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Influencing Aspects of Fish Diversity Patterns in the Middle and Lower Yangtze River


Human-caused changes to landscapes and rivers have fundamentally affected patterns of freshwater biodiversity throughout the world’s aquatic systems. Previous studies have shown that small and medium-sized streams experienced a sharp decline, but there has been less focus on the patterns and drivers of fish biodiversity in larger river systems.

The research team led by Professor Chen Yuchun of the Institute of Hydrobiology (IHB) of the Chinese Academy of Sciences, in collaboration with Michigan State University, Washington University and JCI, demonstrated the roles of lake-river connectivity, wetland extent, and human stress factors in shaping the alpha and beta diversity patterns of fish. Migratory and non-migratory populations in the middle and lower reaches (MLR) of the Yangtze River. The results were recently published in natural ecology.

In this study, the researchers examined the relationship between wetland extent, a range of human stressors, including urbanization, fishing pressure, navigation, shoreline modification, and three classifications of fish aggregation data—all species, non-migratory species, and migratory species. It was sampled along the river-lake connection slopes of Dongting and Puyang lakes.

Based on the distance between the sampling areas and Puyang Lake or Dongting Lake, the researchers used cluster analysis to divide the sample access into three parts, including MLR1, MLR2, and MLR3. MLR1 was located near Dongting Lake and further upstream. The region closest to Poyang Lake was MLR2, which was located in the middle. The MLR3 access was furthest from Dongting and Poyang lakes and was located downstream.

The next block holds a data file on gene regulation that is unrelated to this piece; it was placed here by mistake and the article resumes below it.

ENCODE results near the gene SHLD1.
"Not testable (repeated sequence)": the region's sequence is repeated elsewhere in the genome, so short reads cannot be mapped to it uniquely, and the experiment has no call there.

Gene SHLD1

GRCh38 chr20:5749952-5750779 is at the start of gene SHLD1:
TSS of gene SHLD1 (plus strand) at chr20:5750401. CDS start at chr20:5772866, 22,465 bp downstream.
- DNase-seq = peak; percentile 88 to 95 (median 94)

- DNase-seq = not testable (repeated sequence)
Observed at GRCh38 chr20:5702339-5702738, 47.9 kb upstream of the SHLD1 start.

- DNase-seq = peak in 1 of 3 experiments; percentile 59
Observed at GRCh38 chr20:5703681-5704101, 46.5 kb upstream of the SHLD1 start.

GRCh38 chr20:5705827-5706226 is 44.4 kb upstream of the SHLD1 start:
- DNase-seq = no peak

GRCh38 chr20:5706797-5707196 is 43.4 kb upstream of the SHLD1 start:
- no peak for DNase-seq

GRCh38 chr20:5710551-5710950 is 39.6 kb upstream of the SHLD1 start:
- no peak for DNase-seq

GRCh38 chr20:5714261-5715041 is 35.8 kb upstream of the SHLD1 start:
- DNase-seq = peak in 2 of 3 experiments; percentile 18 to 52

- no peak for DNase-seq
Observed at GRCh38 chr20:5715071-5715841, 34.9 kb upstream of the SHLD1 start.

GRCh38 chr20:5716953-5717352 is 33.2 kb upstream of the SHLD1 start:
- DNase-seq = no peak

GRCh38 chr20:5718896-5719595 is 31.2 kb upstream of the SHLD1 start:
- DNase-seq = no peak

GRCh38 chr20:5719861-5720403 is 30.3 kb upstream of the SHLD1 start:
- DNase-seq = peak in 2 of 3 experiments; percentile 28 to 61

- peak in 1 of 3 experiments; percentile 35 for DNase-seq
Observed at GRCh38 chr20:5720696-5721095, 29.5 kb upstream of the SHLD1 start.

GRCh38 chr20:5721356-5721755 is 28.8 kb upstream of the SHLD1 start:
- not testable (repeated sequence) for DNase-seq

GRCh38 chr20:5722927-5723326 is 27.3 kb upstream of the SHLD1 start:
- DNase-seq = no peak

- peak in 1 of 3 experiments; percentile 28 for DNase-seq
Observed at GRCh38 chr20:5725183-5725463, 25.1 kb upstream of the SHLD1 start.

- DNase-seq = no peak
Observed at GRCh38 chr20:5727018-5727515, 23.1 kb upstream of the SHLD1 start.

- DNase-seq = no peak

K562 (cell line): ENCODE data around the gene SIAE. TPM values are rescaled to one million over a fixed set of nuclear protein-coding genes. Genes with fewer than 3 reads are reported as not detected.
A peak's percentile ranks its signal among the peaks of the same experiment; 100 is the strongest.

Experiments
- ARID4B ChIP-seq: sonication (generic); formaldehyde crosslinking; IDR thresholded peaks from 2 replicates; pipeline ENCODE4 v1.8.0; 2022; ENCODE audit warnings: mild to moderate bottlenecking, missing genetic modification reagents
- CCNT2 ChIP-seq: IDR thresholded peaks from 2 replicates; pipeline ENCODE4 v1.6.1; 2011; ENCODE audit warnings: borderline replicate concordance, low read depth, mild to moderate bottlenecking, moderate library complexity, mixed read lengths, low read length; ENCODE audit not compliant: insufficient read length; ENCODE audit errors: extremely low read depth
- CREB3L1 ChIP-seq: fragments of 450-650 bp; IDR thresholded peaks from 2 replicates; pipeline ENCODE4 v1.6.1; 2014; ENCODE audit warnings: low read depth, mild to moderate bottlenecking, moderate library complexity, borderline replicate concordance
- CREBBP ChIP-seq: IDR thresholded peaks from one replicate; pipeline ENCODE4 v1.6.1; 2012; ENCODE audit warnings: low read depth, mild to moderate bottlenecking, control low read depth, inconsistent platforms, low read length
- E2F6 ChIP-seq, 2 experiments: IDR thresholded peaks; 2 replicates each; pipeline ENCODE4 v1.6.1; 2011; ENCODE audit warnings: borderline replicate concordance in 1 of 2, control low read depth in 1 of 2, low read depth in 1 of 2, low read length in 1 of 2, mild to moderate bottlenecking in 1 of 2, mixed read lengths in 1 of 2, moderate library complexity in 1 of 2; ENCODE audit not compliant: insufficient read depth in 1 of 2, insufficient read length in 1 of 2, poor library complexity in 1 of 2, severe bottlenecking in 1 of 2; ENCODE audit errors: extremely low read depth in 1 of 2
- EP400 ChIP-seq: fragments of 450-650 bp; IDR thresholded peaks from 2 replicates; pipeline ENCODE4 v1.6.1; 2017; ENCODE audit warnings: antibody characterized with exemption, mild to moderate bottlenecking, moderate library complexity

To discover patterns of spatial diversity of fish (alpha and beta) in the middle and lower Yangtze River, the researchers performed a one-way multivariate analysis of variance. The results showed that MLR3 had the lowest species richness and the largest total beta diversity (dBC) compared with the other two clades for both species and non-migratory species.

In addition, the researchers performed a redundancy analysis and a distance-based redundancy analysis to facilitate mechanistic interpretations of associations between explanatory variables and the diversity of alpha and beta fish. River and lake connection, wetland extent, and fishing pressure greatly affected alpha and beta diversity. Nesting species were mainly related to the amount of wetland, and showed the strongest associations with non-migratory fish species. Turnover was primarily associated with river lake conductance (mainly Poyang Lake), especially for migratory species.

Maintaining fish diversity in this large river ecosystem requires protecting hydrological connectivity and wetland habitats, as well as reducing fishing pressure. The results of this study will help better inform fish conservation efforts in the Yangtze River.

more information:
Fangyuan Xiong et al, River-lake connectivity, wetlands, and human stressors shape fish diversity patterns (alpha and beta) in the middle and lower Yangtze River, China, natural ecology (2023). DOI: 10.1007/s10980-023-01616-y

Provided by the Chinese Academy of Sciences

the quote: Factors Affecting Fish Diversity Patterns in the Middle and Lower Yangtze (2023, May 4) Retrieved May 4, 2023 from https://phys.org/news/2023-05-factors-affecting-fish-diversity-patterns. html

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